On 22nd October 1940, John was shot down and wounded by an Me 109, He crash landed his Hurricane I (V6783) near Dorking at 14:30hrs. He had a broken hip. Recovering John was sent to 52 OTU as an instructor, he continued as an instructor when in December he was posted to 73 OTU at Sherk Atham in the Aden Protectorate training South African and Rhodesian pilots. He joined RAF 112 Squadron at Gambut Main on 12 June 1942. John fractured his spine in a take off accident. We backed up to strip 075, Sidi Aziez, Sollum and eventually Sidi Haneish near Mesa Matruh. Here on the 26th, we were scrambled to evacuate the strip about 10:00 p.m. as Jerry tanks were reported advancing on our strip. In taking off I collided with another aircraft. Where it came from I do not know as it was quite dark. Then by way of 86 Hospital, Hospital ship and train to Baragwanath in South Africa, he spent the next six months in a plaster cast, arrived back in UK in November 1942
John mentioned that his Flight Log Book was in the Kittyhawk storage compartment when the plane crashed and burnt.
Supplement To The London Gazette,
11 September, 1942 3963, The Under mentioned
are granted the rank of Sqn Ldrs (temy.):- J. A. Milne (42758), 21st May 1942.
30 November 2006I have just gotten off the phone with John, he still resides in Yorkton, he was with his wife for 64 years, having lost her just last year. They have 3 children together. His keen sense of humour is still very active as he had a bad fall while we where talking on the phone, after recovering from that he stated "fortunately I am short so it is not far to fall!!!!"" He still fondly remembered Rudy Leu and James Arthur Walker another Canadian that signed into RAF 112 Sqdn at the same time as John, James was also was a survivor of the Battle of Britain. Picture used with Johns permission.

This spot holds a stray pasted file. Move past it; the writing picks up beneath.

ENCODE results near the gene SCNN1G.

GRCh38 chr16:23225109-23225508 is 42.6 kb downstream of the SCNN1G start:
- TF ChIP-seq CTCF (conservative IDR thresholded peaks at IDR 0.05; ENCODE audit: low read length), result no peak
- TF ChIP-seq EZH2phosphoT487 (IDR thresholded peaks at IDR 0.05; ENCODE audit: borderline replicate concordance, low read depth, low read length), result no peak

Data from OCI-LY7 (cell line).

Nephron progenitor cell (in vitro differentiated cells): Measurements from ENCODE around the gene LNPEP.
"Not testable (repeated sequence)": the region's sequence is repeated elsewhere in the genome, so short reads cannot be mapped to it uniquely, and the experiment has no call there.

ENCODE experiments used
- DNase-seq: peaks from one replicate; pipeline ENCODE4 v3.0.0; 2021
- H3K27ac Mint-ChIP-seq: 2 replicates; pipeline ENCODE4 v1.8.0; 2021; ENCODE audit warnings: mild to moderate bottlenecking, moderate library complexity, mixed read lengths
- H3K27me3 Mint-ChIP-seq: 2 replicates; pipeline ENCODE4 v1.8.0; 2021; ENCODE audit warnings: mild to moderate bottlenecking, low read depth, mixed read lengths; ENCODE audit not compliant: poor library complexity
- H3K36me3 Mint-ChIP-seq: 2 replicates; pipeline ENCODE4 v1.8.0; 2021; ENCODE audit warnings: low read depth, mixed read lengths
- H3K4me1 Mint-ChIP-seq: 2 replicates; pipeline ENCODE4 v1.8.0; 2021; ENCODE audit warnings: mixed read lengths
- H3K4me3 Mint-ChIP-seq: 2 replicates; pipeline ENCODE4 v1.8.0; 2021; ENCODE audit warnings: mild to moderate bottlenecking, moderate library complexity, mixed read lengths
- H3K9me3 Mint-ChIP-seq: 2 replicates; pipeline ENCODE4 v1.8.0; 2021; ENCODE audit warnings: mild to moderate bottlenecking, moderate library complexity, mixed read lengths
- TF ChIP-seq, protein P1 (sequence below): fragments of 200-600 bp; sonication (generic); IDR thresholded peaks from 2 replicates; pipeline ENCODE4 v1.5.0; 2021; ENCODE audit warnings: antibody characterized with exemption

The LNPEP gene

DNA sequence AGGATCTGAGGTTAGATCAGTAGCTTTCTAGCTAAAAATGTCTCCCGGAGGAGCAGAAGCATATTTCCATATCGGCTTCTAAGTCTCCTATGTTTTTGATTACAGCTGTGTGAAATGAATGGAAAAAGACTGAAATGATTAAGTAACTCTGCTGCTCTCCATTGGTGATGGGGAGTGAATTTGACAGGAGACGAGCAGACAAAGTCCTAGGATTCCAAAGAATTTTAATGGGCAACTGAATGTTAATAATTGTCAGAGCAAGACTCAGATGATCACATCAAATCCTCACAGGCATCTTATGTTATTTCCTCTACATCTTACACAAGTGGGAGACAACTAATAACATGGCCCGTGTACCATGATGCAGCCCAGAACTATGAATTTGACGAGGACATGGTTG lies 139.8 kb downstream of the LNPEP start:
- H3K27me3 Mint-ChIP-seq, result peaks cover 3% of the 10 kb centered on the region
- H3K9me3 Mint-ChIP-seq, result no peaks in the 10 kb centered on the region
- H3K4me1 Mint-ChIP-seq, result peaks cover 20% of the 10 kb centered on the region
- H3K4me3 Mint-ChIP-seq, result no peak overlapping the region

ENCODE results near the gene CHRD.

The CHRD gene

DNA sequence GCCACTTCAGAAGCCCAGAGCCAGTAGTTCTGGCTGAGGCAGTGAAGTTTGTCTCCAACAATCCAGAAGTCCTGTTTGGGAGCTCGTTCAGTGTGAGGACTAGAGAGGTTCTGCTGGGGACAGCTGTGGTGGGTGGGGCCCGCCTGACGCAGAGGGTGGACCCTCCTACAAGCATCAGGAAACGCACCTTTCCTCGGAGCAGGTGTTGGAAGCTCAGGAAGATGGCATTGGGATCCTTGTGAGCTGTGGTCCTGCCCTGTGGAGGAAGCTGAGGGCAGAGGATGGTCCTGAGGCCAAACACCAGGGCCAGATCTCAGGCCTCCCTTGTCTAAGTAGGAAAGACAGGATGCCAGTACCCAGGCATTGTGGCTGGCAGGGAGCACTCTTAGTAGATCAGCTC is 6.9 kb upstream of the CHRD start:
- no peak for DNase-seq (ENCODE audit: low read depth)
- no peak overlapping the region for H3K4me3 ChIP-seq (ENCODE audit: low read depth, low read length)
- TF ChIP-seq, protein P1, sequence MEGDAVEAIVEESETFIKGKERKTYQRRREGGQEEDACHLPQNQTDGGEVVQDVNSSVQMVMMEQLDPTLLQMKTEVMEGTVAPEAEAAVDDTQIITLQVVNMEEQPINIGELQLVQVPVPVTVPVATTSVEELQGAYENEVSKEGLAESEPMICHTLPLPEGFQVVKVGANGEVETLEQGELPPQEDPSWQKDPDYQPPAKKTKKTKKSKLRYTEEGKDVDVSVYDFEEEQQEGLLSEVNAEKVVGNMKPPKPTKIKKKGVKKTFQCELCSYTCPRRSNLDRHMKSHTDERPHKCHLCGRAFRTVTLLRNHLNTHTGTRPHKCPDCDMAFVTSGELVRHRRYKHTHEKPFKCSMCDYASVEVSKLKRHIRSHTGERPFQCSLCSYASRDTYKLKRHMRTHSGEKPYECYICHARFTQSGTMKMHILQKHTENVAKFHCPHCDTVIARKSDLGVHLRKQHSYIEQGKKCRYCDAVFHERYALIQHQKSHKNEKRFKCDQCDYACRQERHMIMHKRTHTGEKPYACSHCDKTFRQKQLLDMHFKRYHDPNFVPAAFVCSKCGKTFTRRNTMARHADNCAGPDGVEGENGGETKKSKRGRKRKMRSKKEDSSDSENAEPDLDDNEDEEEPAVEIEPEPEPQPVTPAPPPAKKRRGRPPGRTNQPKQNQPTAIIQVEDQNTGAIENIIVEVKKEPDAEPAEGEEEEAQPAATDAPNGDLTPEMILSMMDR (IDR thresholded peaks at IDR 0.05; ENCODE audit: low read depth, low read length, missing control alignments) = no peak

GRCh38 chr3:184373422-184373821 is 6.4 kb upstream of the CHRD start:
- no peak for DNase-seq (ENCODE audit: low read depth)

39256 Wing Commander Francis Victor Morello RAAF
Flt Sgt Benard Hyland Peters, Ex-112 Squadron pilot B H (Bernie) Peters passed away, on
27 November2005 Flt Sgt Benard Hyland Peters (Australian). 409439, only Australian record
found is the following with different service number: The different service numbers maybe due to
enlisted rank and then an officers service number
My father, Flt Sgt BH (Bernie) Peters, was a 112 sqdn pilot, who joined the squadron in Sept 43 and left in late
July, 44. He features on your "claims" page in April 44, when he was credited (I think) with an FW190 over Rieti.
He finished his own "war in Europe" as Flt Lt Peters (DFM), being recalled to Australia in late 44. He went on to a
long career in military & civil flying, logging 22000 hrs before he quit around 1981. Sadly, Bernie may not be with us
much longer. At age 83, he has just been diagnosed with untreatable cancer - and I fear he has little time left. I am
writing this hoping that some of Dad's surviving comrades are still around to wish him well. If so, please reply - and